Organizing field projects
Parks Canada Archaeological Recording Manual: Excavations and Surveys
5.0 ORGANIZING FIELD PROJECTS
This section offers some basic principles, guidelines, requirements, and recommended references for organizing archaeological field projects. Different working environments and available resources will dictate various approaches. There is, however, a set of functions that should be taken into consideration to improve the success of any archaeological field project. These are outlined below.
5.1.1 Archaeological Research Permits
Ensure that all required archaeological research permits have been approved and signed; and take signed copies with you in the field. The requirements are outlined in Management Bulletin 2.3.2. Archaeological Research Permitting (Parks Canada 2005a). If applicable, ensure that provincial or territorial archaeological research permits are acquired and approved in addition to the Parks Canada permit (e.g., in a non-gazetted National Park of Canada).
5.1.2 Occupational Health and Safety Requirements
Parks Canada and its employees are subject to the Canada Labour Code - Part II, Occupational Health and Safety. In addition, they must also comply with the Parks Canada Occupational Heath and Safety Policy. The policy states: “each employee is responsible for applying this policy in their work activities and to all persons granted access to our workplaces.” ‘Persons’ include contractors, students, volunteers, the general public and others.” For detailed information and guidance on the legal obligations consult the Canada Labour Code website, or the Parks Canada Intranet. The latter provides comprehensive information and tools for employers and employees.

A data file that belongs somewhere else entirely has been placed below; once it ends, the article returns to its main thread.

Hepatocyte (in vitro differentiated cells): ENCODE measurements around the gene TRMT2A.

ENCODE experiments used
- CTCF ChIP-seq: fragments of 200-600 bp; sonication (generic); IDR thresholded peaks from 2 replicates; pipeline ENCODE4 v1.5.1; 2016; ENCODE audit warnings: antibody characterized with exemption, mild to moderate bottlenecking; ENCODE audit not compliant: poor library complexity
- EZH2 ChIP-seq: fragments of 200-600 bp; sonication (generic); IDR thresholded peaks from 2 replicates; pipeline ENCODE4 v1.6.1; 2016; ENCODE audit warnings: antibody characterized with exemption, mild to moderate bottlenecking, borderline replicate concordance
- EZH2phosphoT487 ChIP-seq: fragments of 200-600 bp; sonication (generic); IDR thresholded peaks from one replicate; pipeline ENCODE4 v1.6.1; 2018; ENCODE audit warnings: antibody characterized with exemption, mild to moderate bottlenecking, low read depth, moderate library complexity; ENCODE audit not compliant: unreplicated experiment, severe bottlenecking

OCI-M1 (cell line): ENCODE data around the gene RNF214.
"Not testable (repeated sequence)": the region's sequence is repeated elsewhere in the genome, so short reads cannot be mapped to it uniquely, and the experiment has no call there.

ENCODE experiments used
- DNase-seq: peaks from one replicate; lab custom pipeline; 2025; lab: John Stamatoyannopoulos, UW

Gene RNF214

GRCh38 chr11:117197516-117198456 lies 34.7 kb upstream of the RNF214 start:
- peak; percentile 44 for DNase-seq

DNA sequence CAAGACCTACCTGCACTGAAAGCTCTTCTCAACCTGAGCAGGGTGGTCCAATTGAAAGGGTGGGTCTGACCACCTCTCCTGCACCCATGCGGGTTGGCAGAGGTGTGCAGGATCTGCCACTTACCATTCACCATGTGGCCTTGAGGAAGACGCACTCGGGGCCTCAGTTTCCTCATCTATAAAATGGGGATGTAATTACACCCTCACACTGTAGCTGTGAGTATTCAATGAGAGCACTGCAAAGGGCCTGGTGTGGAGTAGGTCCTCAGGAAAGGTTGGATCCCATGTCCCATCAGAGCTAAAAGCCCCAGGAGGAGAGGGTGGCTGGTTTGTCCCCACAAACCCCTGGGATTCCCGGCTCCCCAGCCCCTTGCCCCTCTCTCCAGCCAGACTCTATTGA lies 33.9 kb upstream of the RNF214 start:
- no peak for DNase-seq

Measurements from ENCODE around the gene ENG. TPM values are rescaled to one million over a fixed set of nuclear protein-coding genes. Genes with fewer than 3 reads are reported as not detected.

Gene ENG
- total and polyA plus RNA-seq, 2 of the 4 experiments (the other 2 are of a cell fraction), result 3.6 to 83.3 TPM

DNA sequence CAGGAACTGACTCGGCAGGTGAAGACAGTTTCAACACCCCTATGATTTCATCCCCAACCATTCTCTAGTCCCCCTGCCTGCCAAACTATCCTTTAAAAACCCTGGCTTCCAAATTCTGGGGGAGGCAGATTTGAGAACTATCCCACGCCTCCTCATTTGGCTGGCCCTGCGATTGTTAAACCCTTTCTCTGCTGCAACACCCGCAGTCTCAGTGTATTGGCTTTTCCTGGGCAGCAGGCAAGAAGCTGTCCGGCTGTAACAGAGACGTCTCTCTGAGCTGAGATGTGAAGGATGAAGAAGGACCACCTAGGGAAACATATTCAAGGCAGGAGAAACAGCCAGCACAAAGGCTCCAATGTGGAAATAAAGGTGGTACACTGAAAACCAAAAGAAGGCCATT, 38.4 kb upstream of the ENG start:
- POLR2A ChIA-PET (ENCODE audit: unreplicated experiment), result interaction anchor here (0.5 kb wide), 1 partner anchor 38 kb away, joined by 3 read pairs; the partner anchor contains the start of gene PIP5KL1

5.1.3 Key Parks Canada Documents
Key references to Parks Canada policies, guidelines, directives, legislation, and regulations, which provide context for the conduct of archaeological investigations in Parks Canada, are found in Sections 12.8, 12.9, and 12.10 of this manual. All crewmembers should be familiar with the documents pertinent to their field project.
For general guidance, consult the Parks Canada Guidelines for the Management of Archaeological Resources (Parks Canada 2005b), which outlines the manner in which all of these documents apply to given situations. Also consult the Parks Canada Guiding Principles and Operational Policies (1994), which contains Parks Canada’s CRM Policy, as noted earlier.
When planning interventions at a NHSC or a FHBRO building, refer to the recently released Standards and Guidelines for the Conservation of Historic Places in Canada (Parks Canada 2003d). The Standards and Guidelines were designed in the spirit of the Parks Canada CRM Policy, and will soon offer a more elaborate section pertaining to archaeology.
5.1.4 Human Remains, Cemeteries, and Burial Grounds
Cemeteries, burial grounds, human remains, funerary objects, and grave markers found on federal Crown lands, lands under water, and in waters under the administration and control of Parks Canada are managed in accordance with Management Directive 2.3.1: Human Remains, Cemeteries and Burial Grounds (Parks Canada 2000). The directive applies to all human remains, and their associated sites and material culture, Aboriginal and non-Aboriginal alike. A brief summary of the contents of MD 2.3.1 is provided in Appendix G.
5.1.5 Functional Coordination
As required, consult with the Collections Manager, Archaeological Database Administrator, and Conservator at the appropriate Parks Canada Service Centre to coordinate requirements for data recording, field conservation, and processing, packing and shipping of archaeological items. For example, the Principal Investigator should contact the appropriate Parks Canada staff to determine which proveniences have already been assigned, as well as the next available proveniences.